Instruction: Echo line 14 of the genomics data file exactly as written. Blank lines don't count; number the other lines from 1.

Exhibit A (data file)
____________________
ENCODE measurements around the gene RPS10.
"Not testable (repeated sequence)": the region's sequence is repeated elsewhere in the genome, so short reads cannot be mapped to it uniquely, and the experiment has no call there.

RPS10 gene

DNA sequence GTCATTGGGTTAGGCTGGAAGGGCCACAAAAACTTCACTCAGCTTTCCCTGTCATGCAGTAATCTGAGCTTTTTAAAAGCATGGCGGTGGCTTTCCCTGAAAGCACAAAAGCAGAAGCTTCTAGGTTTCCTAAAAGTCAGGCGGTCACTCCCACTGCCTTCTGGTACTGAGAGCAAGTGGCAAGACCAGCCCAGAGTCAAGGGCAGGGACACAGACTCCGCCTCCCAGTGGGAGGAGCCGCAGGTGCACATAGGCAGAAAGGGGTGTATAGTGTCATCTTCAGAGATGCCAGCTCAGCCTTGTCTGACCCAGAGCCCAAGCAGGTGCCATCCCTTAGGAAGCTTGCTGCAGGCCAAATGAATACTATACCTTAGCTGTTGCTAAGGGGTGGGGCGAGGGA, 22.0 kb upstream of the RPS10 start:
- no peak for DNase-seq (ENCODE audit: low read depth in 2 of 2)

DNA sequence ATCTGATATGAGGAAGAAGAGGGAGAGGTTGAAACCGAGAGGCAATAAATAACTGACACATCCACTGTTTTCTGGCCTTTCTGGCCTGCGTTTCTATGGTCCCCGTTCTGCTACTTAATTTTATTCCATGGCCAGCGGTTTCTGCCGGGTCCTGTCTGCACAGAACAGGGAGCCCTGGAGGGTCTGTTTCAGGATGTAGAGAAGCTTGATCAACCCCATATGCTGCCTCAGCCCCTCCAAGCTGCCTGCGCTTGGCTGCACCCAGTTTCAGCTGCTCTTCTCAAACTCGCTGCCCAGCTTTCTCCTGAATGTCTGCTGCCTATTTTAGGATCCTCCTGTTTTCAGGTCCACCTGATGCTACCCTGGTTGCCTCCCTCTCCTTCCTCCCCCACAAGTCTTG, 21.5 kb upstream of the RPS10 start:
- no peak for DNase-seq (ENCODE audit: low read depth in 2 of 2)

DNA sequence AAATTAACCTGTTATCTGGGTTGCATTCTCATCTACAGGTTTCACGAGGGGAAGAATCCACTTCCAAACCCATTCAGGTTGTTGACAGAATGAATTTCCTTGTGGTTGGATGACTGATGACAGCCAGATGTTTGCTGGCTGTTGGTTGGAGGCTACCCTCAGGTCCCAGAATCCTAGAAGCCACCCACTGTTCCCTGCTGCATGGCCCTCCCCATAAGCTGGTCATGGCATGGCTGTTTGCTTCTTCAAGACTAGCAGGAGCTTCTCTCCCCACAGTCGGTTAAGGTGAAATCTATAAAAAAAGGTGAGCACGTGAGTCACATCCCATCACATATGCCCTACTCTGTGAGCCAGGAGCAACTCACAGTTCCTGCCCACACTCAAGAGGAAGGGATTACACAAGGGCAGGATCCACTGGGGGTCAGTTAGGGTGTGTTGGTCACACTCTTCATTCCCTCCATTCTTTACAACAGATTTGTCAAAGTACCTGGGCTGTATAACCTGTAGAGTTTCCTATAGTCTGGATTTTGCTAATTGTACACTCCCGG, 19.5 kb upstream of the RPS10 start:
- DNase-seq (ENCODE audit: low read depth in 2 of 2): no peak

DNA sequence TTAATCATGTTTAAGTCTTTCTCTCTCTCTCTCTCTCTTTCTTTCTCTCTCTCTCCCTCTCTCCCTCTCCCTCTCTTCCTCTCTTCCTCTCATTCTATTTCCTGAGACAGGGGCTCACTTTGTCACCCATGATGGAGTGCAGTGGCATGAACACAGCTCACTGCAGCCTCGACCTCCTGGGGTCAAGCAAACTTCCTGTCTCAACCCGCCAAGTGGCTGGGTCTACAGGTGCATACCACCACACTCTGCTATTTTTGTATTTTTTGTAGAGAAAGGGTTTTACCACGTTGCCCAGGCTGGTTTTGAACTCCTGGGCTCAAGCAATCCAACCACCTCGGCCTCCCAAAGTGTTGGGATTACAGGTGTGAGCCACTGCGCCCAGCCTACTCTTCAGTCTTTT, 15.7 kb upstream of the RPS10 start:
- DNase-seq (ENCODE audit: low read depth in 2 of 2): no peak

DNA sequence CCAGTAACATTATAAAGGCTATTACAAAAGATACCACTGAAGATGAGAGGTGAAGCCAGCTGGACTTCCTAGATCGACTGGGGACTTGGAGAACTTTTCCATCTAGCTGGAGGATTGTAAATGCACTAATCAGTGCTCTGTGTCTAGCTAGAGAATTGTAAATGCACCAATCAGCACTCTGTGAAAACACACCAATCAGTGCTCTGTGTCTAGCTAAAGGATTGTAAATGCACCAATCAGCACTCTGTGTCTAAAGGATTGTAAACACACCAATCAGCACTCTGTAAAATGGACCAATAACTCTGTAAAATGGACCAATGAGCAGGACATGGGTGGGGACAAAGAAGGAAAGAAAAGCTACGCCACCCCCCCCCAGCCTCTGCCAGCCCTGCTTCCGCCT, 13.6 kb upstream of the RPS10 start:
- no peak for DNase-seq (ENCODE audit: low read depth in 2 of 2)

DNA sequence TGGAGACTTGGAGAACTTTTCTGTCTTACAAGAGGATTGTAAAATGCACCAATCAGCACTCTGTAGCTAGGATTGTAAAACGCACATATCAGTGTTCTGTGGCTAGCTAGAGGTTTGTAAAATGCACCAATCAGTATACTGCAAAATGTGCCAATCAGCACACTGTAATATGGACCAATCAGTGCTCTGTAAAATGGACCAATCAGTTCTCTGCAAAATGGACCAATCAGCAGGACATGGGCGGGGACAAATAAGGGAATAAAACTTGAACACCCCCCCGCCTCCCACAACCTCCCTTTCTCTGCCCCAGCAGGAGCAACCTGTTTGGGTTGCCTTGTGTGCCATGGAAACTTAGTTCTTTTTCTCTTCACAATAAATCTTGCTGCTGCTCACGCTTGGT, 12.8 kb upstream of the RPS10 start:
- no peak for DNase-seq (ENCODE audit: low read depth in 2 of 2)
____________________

DNA sequence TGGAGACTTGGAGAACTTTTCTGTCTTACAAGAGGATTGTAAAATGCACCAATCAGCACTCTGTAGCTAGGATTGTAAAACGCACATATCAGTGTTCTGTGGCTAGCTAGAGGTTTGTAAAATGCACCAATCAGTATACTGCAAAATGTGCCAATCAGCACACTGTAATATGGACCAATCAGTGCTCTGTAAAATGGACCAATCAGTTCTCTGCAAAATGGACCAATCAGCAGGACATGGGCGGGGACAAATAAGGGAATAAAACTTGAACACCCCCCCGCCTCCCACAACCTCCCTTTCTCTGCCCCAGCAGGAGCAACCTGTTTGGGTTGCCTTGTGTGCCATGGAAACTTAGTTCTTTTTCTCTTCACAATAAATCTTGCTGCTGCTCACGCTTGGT, 12.8 kb upstream of the RPS10 start: